With a racing heart but steady nerves, he crouches in his stance 3 yards behind the quarterback. The play is set in motion, and he takes the handoff. He sprints through a hole in the line and into the open field. He is running free, until a shadow out of the corner of his eye emerges.

The classic sound of crashing shoulder pads can be heard across the field as the safety tackles him with a crushing blow. The hit, led by the shoulder and without helmet-to-helmet contact, was perfectly legal. Yet the runner doesn’t get up. Coaches run on to the field to check on him and find him confused and dizzy, his head aching. He has a concussion. He is 8 years old.

This scene will play out across the country time and time again as kids, some as young as 5, are putting on their uniforms, lacing up their cleats and hitting the gridiron.

Concern about concussions has grown in recent years, prompting some parents to hold their child out of tackle football. They worry their child might develop chronic traumatic encephalopathy (CTE), the progressive brain disease diagnosed in some of their football heroes. The attention being given to concussions is important. These are serious injuries that should be prevented when possible and identified and managed appropriately when they do happen.

Unfortunately, concussions aren’t the only brain trauma in football that we should worry about, and CTE isn’t the only potential consequence. By focusing on concussions and CTE, we are ignoring a critical part of the story. We should be just as concerned about the routine hits that happen on every play, and we should do everything we can to eliminate these hits from youth football.

These repetitive subconcussive hits, or hits that don’t cause concussion symptoms, can damage the brain, even over the course of just one youth football season. Kids may be smaller, but they experience hits with the same magnitude of force to the brain as high school and college athletes. They can also experience hundreds of impacts each season. Parents and coaches need to understand that you don’t actually have to hit your head to impact the brain. A blow to the body can transmit forces that cause a concussion or subconcussive damage, too.

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Repetitive brain trauma can have an even greater impact on a child’s brain than an adult’s, because the young brain is rapidly developing. Studies of former football players have found that those who started playing the game at a young age had significantly more difficulties with brain function, depressive symptoms and differences in brain structure compared to those who started playing at an older age. These difficulties may not become apparent until they are much older. Repetitive brain trauma in youth could be disrupting normal brain development processes, leading to these lasting consequences.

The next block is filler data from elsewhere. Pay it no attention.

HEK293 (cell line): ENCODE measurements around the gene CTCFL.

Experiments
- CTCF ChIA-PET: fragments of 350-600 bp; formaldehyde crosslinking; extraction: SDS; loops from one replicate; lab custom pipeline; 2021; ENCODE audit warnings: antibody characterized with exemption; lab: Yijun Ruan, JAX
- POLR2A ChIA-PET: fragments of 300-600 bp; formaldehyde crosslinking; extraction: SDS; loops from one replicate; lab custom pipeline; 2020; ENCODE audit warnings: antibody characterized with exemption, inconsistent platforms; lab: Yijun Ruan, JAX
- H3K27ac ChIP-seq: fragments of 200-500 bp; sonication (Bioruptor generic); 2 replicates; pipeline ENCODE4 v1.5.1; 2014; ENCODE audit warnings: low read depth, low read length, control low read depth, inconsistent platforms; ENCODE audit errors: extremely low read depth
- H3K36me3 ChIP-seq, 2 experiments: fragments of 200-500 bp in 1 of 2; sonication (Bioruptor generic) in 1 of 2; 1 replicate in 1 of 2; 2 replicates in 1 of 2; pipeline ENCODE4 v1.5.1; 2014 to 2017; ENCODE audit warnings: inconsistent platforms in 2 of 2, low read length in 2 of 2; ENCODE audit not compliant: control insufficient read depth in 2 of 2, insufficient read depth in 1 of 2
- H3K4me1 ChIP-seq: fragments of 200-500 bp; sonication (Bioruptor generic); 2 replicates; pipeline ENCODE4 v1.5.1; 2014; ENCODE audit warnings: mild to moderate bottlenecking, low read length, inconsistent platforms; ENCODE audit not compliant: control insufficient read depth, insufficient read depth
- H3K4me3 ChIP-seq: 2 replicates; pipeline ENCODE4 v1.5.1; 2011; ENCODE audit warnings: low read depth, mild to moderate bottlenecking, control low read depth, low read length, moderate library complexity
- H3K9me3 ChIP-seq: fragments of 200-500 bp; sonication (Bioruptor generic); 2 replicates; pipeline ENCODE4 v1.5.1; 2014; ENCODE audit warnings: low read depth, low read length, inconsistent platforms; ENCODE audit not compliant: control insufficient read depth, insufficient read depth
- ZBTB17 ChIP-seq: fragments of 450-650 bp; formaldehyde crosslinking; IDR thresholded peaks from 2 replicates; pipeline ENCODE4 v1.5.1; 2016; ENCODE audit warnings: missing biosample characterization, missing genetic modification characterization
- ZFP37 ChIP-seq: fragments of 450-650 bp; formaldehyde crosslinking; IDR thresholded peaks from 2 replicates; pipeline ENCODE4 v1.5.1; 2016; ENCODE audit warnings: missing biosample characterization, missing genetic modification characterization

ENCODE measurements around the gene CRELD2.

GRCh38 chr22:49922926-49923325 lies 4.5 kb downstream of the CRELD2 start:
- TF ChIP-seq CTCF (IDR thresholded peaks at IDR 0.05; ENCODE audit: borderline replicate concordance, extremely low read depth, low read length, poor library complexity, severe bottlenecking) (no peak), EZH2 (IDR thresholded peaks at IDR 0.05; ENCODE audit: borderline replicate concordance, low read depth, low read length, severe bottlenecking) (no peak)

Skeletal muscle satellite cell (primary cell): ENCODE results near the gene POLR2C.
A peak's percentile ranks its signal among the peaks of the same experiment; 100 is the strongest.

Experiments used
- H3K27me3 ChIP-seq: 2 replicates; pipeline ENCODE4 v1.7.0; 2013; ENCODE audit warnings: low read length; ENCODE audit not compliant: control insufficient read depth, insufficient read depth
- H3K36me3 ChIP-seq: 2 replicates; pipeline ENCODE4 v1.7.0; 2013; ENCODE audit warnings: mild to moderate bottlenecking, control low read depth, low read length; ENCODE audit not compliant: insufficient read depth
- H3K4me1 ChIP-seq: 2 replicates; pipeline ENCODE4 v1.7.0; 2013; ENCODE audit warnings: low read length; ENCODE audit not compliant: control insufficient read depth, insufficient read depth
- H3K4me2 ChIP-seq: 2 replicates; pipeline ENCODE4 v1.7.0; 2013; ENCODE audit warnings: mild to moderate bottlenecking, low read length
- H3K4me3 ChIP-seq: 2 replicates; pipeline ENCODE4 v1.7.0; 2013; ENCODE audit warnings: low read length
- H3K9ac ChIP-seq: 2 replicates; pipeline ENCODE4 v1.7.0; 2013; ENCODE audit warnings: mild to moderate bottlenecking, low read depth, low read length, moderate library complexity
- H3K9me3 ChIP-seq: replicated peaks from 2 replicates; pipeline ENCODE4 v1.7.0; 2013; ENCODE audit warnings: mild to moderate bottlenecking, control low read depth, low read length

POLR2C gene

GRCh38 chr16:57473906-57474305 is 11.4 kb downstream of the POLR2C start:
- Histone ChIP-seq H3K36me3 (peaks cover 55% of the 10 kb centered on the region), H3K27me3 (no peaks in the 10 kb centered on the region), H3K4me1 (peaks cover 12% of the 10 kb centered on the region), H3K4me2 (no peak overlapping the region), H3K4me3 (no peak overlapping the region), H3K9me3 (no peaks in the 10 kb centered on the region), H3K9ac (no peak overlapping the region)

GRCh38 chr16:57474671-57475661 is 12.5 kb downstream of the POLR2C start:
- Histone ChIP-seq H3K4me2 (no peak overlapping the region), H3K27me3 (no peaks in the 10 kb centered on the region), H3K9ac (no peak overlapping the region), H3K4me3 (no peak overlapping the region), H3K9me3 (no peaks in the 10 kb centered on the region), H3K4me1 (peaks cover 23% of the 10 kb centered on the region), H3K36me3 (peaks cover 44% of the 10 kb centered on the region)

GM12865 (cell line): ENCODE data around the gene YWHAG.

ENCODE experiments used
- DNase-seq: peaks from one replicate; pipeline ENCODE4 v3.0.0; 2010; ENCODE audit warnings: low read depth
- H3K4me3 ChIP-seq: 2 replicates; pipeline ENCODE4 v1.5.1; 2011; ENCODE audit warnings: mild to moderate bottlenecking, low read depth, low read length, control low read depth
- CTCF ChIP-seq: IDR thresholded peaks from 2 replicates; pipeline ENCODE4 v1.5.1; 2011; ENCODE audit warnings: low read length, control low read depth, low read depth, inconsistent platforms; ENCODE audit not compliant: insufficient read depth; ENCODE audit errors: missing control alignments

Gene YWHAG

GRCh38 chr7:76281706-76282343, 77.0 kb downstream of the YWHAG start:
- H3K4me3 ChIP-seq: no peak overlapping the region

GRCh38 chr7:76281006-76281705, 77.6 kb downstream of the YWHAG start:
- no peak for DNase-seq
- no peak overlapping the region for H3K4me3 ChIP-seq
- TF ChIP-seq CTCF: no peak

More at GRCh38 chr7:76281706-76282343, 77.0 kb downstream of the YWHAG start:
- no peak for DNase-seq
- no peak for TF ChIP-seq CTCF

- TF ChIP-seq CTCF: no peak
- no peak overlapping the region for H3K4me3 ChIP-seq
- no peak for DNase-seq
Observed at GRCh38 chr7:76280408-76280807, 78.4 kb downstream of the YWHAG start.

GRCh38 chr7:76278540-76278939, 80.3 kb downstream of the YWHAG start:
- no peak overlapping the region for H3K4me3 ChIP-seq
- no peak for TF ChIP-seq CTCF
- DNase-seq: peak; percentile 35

To be clear, no evidence shows a single concussion will lead to CTE. Nor does simply playing football as a child increase the risk for getting CTE. But repeated brain trauma is associated with the development of the disease, and research from the Boston University CTE Center suggests the greater the number of hits, the greater the risk of getting CTE. Starting at a young age likely means a greater total number of lifetime hits. Findings from one CTE Center study suggests that, if a person does develop CTE, their symptoms of the disease could begin to show years earlier if they began playing tackle football at a young age, and therefore experiencing repetitive brain trauma.

Efforts have been made to reduce overall hits in practice, and that is critically important. But it may not be enough. If a person who used to smoke two packs of cigarettes a day cut down to one pack, that is better. But is it ever OK for a person to inhale smoke? Likewise, is it OK for a child to experience any repetitive hits to the head?

Even with recent rule changes, children are still hitting their heads repeatedly in the sport. We don’t know if there is a safe number of hits or a threshold above which the risk of altering brain development or other long-term consequences is increased. Simply reducing the number of hits may not be enough to protect a child’s growing brain.

Of course, we aren’t wrapping our kids in bubble wrap, and we will never prevent every hit or concussion. What we can do is remove the hits that are inherent to the game from the youth level. Flag football is a great way for kids to learn about and fall in love with the game, without experiencing repeated brain trauma. Yes, concussions can still happen in flag football. Kids can still experience head impacts if they run into another player or fall to the ground. But the hits aren’t an inherent part of every play.

Football has a strong culture steeped in traditions of heroism and grit. But you don’t have to hit your head repeatedly to learn toughness, teamwork, determination or accountability. We need to ensure kids can reap all of the benefits without sustaining needless damage to their brain. Much more research is needed, but are you willing to risk your child’s brain function for youth tackle football?

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Stamm is a clinical assistant professor in the Department of Kinesiology at UW-Madison and a certified athletic trainer. Her research has focused on the long-term consequences of repeated brain trauma in youth sports, and she is writing a book on this topic: stamm3@wisc.edu and @JulieStammPhD.